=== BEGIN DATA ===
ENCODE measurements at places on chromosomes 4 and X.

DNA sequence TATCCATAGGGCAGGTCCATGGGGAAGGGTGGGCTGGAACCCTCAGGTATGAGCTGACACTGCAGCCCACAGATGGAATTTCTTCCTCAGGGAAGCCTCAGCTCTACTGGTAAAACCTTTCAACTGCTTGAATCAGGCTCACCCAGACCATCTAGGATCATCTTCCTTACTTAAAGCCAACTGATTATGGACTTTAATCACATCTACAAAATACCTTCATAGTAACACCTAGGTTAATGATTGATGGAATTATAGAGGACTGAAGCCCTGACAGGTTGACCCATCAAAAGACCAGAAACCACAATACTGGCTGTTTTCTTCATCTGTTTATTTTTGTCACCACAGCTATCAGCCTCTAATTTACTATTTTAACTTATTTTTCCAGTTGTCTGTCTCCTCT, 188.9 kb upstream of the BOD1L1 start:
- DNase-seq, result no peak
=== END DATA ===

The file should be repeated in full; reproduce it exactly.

ENCODE measurements at places on chromosomes 4 and X.

DNA sequence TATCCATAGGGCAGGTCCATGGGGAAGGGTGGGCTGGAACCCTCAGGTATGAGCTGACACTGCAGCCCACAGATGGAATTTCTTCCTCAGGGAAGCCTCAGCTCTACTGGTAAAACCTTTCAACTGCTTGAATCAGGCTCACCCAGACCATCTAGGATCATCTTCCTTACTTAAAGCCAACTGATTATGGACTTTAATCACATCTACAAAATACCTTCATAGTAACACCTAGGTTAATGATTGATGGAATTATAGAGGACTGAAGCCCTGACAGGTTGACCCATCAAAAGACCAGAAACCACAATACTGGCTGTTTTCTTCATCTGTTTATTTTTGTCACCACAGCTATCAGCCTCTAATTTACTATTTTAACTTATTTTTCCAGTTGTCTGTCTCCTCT, 188.9 kb upstream of the BOD1L1 start:
- DNase-seq, result no peak